I have attended Minneapolis Pride with friends I met while studying in Minnesota. This was a radically different experience from San Francisco, both in magnitude and also in the way in which people approached Pride. Minneapolis Pride was midwestern in nature, like a “mom and pop” shop, while San Francisco was like a “corporation” (Thanks Mariah). While on holiday in Nice, France, my boyfriend and I discovered that our visit coincided with Pride, and so we participated in the Pride March and the party afterwards. The Pride March was relaxed, and the after party was also very laid back, held at the pebble filled beachfront in Nice. These experiences demonstrated to me that different places do Pride differently. Although the premise of LGBTI rights and the fight for equality is reflected in most Pride Marches, many places go about it in different ways. 

On this 30th anniversary of Johannesburg Pride, I thought it was important to reflect on Pride in South Africa since it has been mired in controversy over the past couple of years, and some would argue, it has been controversial since the 1990’s. It is also important to reflect on Johannesburg Pride because when it took place 30 years ago, it was an important moment for LGBTI rights in South Africa. 

When I attended Pride in Johannesburg in 2012, the Pride March was disrupted by a group of black feminist lesbians from One-In-Nine. I was moved by the One-In-Nine disruption of Johannesburg Pride and their calls for a minute of silence for the lost lives of black queer people, particularly gender non-conforming black women. One-In-Nine also demanded the reinsertion of politics into Pride and the decommercialization of Pride. The response from the Johannesburg Pride organisers that year was hostility, walking and talking over the protesters, and even racists remarks that the One-In-Nine protesters should go to their “lokshins.” This was a painful moment in the history of Johannesburg Pride. It was a moment to pause and reflect on LGBTI politics in South Africa. 

In trying to make sense of this moment and what it meant for Johannesburg Pride, but also for LGBTI politics in South Africa, I wrote about this disruption moment. The piece was published in the journal Agenda, titled, Disrupting Johannesburg Pride: Gender, Race, and Class in the LGBTI movement in South Africa. This was my attempt to use intersectionality to argue for a more nuanced understanding of LGBTI politics in South Africa. In the piece I conclude that in South Africa we need to decolonise the LGBTI movement where the movement takes seriously the postcolonial issues that South Africa suffers from. Also, I argue, there is a need for postcolonial thinkers, and people in the postcolony to seriously engage LGBTI politics as they manifest in the postcolony. I argue that this will enable us to engage and imagine a better future for LGBTI people in the postcolony.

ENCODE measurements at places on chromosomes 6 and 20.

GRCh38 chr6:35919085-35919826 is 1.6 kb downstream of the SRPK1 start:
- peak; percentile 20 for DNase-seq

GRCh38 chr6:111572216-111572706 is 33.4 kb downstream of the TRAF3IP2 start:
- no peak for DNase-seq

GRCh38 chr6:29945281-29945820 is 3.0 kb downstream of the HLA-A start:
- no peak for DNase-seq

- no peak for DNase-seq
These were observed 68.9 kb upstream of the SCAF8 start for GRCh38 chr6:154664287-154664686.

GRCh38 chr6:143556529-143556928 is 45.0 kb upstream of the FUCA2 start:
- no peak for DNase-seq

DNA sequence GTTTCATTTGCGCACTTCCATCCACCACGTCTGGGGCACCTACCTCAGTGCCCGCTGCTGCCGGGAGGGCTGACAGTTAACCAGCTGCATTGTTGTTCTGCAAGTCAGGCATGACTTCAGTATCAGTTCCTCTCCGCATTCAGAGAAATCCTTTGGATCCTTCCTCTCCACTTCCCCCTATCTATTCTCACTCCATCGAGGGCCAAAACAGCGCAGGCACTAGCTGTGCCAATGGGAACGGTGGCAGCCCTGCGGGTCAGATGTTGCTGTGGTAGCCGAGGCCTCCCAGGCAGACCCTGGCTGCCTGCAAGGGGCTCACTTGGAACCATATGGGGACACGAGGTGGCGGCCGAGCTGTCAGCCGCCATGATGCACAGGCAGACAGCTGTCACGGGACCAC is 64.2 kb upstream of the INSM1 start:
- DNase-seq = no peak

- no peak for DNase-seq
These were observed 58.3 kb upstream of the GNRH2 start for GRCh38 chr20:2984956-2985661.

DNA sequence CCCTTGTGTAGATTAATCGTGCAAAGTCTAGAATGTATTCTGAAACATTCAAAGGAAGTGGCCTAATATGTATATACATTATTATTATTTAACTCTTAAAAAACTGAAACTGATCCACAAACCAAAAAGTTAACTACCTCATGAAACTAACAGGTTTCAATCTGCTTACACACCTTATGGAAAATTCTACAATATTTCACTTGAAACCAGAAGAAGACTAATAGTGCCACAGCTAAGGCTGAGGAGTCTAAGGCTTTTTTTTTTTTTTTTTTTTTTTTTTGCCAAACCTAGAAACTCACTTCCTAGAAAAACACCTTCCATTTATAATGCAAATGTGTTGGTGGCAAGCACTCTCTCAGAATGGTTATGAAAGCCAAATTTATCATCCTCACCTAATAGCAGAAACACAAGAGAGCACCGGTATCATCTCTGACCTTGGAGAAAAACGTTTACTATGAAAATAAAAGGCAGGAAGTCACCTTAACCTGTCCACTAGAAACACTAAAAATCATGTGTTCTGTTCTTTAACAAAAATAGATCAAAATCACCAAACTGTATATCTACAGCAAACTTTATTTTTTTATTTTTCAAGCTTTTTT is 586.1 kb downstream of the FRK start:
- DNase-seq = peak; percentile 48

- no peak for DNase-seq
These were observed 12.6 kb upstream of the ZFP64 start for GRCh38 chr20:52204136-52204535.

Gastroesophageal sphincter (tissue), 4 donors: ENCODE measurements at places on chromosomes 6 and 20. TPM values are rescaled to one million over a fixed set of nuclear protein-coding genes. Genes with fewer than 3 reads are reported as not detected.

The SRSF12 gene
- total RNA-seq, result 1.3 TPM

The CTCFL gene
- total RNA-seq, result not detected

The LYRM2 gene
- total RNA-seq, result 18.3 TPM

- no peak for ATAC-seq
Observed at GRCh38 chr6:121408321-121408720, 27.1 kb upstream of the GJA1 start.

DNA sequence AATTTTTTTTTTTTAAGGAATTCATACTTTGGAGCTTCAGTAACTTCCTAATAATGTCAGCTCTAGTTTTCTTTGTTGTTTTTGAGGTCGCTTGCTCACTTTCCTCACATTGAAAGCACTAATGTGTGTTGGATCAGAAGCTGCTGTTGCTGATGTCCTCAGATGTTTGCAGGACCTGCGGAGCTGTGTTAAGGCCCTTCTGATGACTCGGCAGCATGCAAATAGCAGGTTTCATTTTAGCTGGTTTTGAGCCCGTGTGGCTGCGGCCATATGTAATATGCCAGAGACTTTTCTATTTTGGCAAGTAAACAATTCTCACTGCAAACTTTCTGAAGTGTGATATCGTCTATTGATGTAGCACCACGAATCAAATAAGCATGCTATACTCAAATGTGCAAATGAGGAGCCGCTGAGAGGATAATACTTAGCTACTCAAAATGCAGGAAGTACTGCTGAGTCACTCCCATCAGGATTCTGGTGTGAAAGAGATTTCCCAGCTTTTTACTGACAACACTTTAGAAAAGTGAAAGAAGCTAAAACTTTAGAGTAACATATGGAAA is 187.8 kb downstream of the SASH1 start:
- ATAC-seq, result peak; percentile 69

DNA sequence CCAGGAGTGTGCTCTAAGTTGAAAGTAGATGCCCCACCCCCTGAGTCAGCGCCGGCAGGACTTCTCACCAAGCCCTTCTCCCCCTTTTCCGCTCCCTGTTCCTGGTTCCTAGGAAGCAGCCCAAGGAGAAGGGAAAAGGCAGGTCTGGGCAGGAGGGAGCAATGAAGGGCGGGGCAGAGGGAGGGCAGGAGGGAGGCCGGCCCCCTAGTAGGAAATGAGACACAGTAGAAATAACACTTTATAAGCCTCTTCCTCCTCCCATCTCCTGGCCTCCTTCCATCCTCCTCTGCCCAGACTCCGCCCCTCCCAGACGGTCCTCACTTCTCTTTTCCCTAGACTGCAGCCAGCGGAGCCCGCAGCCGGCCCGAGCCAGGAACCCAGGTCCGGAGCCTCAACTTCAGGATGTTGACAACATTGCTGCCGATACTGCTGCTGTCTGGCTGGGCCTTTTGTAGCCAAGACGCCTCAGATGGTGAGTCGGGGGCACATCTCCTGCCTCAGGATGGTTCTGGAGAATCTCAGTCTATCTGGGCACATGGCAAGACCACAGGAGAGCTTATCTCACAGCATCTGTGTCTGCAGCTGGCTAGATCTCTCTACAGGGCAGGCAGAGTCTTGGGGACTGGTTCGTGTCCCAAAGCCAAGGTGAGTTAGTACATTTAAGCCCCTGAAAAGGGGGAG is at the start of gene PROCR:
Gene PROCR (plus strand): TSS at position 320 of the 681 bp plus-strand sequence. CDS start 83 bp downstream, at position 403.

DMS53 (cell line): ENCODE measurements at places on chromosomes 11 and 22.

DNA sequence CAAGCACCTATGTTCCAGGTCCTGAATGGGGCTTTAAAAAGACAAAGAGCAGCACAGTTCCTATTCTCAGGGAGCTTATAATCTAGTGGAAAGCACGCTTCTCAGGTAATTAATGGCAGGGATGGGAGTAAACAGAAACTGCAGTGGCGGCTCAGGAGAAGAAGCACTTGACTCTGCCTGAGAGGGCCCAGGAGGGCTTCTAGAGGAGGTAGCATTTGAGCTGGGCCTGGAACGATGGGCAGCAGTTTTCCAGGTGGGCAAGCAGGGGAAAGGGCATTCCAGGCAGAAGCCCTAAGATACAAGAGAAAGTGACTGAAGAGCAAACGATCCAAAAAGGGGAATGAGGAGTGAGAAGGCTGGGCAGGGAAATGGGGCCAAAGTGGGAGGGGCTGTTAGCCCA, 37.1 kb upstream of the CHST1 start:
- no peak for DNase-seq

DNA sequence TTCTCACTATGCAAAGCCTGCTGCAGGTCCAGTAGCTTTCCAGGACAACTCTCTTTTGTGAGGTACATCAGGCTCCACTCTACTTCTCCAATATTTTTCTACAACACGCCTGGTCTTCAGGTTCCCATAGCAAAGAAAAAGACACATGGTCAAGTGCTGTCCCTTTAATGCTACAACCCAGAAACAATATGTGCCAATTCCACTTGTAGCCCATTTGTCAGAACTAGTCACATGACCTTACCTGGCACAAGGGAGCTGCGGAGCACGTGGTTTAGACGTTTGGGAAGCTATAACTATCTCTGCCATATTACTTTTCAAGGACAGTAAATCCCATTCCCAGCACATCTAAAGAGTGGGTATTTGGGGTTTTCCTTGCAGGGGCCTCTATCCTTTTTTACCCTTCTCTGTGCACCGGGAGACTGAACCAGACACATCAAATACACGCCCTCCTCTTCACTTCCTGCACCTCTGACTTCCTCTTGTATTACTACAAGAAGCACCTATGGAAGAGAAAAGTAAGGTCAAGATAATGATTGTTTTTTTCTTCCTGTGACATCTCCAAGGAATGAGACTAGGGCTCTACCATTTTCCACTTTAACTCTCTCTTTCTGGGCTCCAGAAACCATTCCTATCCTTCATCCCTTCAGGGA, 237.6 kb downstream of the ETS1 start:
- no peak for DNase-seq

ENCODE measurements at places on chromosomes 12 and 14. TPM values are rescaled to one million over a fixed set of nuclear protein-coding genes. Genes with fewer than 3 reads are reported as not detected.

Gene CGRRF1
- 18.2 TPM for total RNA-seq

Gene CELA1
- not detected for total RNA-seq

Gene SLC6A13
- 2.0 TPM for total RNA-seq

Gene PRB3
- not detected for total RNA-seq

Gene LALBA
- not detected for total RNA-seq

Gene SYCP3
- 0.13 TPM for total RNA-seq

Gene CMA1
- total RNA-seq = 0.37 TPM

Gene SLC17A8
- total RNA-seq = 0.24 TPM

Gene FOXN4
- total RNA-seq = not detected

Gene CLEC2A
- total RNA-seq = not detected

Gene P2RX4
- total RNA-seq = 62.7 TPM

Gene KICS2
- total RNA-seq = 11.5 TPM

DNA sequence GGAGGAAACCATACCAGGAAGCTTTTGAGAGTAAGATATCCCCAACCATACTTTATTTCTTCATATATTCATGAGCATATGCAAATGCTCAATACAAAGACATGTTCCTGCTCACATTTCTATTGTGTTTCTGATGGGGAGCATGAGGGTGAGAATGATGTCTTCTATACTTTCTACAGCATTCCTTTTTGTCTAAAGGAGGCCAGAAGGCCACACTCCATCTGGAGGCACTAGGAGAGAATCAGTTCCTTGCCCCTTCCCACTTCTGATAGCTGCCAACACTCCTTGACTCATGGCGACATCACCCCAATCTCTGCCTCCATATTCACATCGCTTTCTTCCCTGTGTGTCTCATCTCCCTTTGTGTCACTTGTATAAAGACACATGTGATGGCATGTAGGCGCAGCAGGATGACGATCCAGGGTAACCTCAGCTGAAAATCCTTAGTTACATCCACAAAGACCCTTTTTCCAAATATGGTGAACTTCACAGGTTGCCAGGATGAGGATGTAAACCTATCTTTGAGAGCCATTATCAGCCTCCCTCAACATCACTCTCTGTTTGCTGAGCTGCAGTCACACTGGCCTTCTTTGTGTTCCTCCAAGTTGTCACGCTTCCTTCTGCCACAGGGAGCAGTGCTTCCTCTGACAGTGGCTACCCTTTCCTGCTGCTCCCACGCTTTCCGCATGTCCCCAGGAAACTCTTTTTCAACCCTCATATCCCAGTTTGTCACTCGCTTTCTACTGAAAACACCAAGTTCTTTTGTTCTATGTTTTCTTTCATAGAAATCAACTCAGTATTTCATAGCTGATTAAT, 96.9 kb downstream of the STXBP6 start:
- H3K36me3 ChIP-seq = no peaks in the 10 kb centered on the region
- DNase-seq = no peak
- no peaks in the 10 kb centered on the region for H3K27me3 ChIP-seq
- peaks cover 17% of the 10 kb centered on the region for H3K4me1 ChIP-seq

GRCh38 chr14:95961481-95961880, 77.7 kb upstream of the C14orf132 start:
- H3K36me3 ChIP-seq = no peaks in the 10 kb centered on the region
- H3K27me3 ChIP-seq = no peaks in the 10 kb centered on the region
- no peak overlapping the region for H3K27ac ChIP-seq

With the stratification of South African society, the politics of pride is complicated. This is demonstrated by the different Prides that have been created outside of the main Pride events. It is really in response to the hostility found in the “mainstream” Pride in the major cities of South Africa, that alternative Pride events have been established. One such Pride event is Khumbulani Pride which takes place in different townships around Cape Town around April. 

Khumbulani Pride has become an important annual event that centres the lives of black LGBTI people in their backyards. It is a Pride March that also helps to conscientize the communities in township spaces about LGBTI lives. Khumbulani Pride engages in a particular politics with black communities ensuring that LGBTI people are seen. An example of this is how during Pride state service providers like the South African Police Services are engaged with in order to establish and nourish relationships that would help end hate crimes. 

The physical and sexual assaults on LGBTI people, particularly those who are gender nonconforming is an ongoing violation, and the communities where these violations take place need to be engaged with if we are to end the violence. This is what the black feminist lesbians from One-In-Nine were trying to articulate with the disruption of Johannesburg Pride. That the lives of black LGBTI people matter and that there has to be space and a place for politics in Pride. The One-In-Nine members were demanding rights for ALL LGBTI people, and not just those who are white, who are middle class, male, or those who are cisgender.